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I have a PNG with some transparency. enter image description here

In PhotoPaint I have a tool "transparency brush" where I simply choose 100% opacity and the transparency is removed.

enter image description here

In Photoshop the eraser tool only gives me more transparency on this already transparent zone.

I know I can duplicate the layer a dozen times to remove the transparency, but I am wondering if such a tool exists on Photoshop.


Edited some time later. My own answer provides a workaround using the original transparency as a mask.

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    You can crate a layer mask instead. This will allow you to paint in more transparency, or remove it. – Kurtis Beavers Aug 28 '17 at 22:33
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    Many of Adobe Corp. software applications have idiosyncrasies and anomalies because they are products from different sources. MacroMedia and others produced the basic programs that Adobe tried to harmonize over the years to act more like each other. – Stan Aug 29 '17 at 5:34
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The short answer is not really.

The only way that I know of to retrieve pixels that are transparent is to duplicate the layer and merge it again and again.

  1. Select the layer in the layer panel
  2. Hit CMD/CTRL+J - to duplicate the layer
  3. Hit CMD/CTRL+E - to merge the layer down
  4. Repeat step 2 & 3 until there's no more transparency

Then you can make a layer mask and paint the transparency just like you like it. Here's a great answer on how to work with layer masks

  • If the changes are non-destructive, then you could go back and forth between transparency and opacity as much as you wish. No? – Stan Aug 29 '17 at 5:28
  • Well, in reality already knew that duplicating the layer a dozen times do the trick. I'll make the answer as accepted. You guys confirmed what I thought. There is no such tool. :o) – Rafael Sep 1 '17 at 2:07
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I found a really easy way to do this.

  1. On the Channels panel click on the little menu and choose Split Channels.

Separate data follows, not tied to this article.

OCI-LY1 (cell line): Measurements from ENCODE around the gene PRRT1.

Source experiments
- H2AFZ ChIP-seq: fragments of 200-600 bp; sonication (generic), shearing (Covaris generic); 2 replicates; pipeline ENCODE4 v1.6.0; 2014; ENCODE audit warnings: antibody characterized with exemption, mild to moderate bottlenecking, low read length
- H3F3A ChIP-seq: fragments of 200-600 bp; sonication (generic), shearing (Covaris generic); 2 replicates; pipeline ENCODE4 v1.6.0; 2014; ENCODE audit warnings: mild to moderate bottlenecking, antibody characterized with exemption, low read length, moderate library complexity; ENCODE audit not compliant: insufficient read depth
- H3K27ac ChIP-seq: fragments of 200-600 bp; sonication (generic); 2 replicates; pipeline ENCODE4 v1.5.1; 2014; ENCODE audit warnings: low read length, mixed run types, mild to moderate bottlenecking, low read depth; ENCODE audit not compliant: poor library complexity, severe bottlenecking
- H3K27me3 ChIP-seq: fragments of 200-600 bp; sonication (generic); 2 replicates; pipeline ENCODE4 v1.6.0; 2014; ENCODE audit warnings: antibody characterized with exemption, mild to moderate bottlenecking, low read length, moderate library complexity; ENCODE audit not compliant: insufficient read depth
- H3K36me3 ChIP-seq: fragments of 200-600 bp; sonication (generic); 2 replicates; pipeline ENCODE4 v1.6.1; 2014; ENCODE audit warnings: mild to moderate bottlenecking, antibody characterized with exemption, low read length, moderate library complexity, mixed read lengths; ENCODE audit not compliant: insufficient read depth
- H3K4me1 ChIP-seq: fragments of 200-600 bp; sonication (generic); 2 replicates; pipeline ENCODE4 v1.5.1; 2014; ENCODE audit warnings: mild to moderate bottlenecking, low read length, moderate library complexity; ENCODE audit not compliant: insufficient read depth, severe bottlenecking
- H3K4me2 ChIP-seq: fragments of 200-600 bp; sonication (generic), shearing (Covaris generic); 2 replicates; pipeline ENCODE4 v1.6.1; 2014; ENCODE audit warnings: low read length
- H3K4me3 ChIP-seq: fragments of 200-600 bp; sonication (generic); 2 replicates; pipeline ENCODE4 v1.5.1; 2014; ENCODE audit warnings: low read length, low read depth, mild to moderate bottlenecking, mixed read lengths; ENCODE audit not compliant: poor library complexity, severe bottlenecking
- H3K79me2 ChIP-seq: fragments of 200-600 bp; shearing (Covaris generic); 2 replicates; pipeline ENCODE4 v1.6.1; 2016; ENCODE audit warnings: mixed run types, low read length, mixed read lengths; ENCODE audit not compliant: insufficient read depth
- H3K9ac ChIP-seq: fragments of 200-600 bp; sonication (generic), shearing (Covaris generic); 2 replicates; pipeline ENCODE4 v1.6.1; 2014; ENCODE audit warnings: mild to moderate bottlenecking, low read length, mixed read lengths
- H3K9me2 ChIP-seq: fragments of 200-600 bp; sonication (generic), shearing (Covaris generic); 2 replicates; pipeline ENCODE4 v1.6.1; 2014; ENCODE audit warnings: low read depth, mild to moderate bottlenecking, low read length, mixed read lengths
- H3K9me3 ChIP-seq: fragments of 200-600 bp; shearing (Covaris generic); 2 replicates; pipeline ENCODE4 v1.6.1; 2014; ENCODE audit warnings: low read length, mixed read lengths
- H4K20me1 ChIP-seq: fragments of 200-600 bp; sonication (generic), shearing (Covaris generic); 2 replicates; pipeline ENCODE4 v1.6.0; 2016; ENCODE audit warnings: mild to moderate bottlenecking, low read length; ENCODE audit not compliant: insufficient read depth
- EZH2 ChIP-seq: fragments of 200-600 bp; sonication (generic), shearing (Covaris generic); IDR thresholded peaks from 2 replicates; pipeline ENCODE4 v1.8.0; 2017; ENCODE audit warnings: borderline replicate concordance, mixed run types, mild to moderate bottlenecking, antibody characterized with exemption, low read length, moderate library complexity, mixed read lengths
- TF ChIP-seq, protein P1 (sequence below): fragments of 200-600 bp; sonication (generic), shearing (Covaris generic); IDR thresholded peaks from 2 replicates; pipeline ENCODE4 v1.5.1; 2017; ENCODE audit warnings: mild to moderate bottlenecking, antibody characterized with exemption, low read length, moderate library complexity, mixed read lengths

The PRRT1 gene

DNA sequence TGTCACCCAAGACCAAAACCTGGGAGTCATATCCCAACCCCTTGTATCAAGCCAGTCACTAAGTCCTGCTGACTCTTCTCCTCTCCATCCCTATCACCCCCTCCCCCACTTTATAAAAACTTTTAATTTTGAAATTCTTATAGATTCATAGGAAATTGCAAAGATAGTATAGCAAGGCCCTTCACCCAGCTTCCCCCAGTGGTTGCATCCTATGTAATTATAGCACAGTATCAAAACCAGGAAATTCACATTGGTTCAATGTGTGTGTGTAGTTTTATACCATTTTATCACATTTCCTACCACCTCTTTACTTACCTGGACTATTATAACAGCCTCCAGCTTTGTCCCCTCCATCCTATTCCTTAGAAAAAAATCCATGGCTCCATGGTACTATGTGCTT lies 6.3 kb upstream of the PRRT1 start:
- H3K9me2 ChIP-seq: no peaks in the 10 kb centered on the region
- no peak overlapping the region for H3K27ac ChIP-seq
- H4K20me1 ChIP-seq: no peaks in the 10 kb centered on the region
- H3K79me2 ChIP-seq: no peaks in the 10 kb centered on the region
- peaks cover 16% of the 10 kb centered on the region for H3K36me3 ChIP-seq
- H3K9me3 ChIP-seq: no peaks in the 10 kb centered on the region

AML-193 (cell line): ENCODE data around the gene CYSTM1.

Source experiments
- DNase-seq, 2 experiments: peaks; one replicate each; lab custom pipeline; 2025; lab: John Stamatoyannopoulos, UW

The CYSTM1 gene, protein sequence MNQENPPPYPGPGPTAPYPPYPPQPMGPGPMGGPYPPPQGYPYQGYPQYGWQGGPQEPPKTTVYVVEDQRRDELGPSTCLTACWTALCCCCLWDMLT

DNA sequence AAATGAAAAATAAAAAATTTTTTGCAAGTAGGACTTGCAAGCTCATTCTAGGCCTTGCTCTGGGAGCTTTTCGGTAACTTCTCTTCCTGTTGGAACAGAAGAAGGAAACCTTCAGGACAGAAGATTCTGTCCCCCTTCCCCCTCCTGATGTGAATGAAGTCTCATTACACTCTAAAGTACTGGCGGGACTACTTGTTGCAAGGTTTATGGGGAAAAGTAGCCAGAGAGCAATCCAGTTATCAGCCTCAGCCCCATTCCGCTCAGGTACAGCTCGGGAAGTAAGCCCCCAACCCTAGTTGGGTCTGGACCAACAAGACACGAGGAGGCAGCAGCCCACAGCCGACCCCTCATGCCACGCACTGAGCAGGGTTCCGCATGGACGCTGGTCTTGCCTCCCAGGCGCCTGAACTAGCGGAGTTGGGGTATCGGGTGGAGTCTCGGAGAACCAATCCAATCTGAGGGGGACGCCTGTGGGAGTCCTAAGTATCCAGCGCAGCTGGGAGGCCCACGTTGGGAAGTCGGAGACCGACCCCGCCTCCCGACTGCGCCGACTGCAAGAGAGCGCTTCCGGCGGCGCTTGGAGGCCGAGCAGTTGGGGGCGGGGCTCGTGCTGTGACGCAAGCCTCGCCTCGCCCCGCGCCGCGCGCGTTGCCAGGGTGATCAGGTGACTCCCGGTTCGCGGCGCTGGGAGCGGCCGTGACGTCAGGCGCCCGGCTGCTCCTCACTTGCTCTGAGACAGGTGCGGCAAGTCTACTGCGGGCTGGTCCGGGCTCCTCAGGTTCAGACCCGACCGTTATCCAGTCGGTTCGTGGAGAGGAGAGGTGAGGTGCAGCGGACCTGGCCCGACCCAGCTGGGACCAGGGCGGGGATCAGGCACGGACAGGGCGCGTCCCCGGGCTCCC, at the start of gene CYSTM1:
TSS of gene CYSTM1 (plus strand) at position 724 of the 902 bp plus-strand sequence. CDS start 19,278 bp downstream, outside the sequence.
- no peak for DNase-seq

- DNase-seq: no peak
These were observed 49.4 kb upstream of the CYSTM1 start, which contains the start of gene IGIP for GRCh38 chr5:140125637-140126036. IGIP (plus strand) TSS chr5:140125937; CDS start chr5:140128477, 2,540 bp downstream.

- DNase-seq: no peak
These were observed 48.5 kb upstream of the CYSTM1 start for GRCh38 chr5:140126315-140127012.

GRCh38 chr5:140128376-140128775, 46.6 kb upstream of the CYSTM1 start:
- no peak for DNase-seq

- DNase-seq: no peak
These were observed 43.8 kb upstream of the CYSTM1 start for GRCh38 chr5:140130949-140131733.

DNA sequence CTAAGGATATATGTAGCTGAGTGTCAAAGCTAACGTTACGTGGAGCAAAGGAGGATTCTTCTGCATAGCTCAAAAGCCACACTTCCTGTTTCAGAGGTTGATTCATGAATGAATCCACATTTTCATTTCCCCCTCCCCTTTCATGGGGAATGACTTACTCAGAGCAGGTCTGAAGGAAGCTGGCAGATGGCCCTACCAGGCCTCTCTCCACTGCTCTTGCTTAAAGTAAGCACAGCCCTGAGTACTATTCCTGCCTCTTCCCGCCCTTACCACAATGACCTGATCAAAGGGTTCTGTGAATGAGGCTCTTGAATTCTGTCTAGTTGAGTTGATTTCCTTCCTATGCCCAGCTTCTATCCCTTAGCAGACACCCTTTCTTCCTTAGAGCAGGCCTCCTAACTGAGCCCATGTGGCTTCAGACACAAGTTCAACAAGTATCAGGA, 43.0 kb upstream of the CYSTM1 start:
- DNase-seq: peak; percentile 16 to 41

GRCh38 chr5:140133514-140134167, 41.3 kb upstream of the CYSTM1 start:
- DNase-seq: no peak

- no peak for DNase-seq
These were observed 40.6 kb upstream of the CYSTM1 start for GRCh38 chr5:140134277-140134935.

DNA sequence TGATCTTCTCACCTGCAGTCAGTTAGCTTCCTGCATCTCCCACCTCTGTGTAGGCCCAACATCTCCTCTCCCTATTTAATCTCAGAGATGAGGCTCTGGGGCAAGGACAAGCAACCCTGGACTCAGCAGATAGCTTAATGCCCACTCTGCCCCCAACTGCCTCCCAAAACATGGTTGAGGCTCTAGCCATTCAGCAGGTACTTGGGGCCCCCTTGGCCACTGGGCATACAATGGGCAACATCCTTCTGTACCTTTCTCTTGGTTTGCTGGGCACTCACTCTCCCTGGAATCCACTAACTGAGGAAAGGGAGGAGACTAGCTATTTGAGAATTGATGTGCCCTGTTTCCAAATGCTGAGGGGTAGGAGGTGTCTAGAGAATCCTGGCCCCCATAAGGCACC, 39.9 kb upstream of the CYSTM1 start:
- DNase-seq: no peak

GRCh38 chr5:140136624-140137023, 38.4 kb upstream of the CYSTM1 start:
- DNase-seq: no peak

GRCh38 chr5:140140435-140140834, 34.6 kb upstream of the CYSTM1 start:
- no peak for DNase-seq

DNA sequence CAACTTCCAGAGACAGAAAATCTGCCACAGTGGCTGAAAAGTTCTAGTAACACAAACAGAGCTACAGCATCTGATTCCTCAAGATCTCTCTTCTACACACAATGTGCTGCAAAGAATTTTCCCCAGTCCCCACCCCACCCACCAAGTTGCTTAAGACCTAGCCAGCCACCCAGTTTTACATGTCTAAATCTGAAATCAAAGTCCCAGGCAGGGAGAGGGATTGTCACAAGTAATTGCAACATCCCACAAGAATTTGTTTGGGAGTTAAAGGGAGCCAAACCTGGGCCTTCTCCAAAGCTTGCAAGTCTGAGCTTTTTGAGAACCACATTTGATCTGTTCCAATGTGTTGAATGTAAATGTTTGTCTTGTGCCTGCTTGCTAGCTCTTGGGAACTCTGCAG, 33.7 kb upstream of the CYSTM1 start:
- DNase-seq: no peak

enter image description here

You will get now four different windows: R,G, B and A.

  1. Now click again the menu and chose Combine Channels.

  2. Choose RGB as the combination mode.

  3. Confirm that each channel is in the right position.

enter image description here

You now have a "transparency free" RGB file with an additional file with the original transparency to be used as a layer mask.

enter image description here

This layer mask can be used to paint on and work as my original question was asking.


To add the mask.

  • Select the grayscale image (Ctrl+A) and copy it to the clipboard.

  • On the color image on the layer's dialog box, click the "Add Mask"

  • (Alt+Click) on the mask, and paste the Clipboard.

  • Nice trick! ---- – Scott Apr 19 '18 at 0:28
  • Yeap. A lot of hidden things in tiny menus. – Rafael Apr 19 '18 at 0:32
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No, but there are layer masks, which is what you will need to use for non-destructive deleting.

In Photoshop, add a layer mask to the layer you wish to erase. In the layers panel click on the layer mask to select it. Choose the Paint Brush tool, Press D to choose the default black and white foreground and background colours. Paint on the image in Black to add transparency, paint on the image in white to return to opaque. You can switch between black and white foreground colours by hitting the X key. If you change the brush opacity to less than 100% you can reduce the amount of black or white you apply to the mask, with each stroke.

Example screen capture

  • Thanks, Billy Kerr, I do know how to use the layers mask, it was more an existential problem if there was such a tool that I have not known about. :o) – Rafael Sep 1 '17 at 2:08

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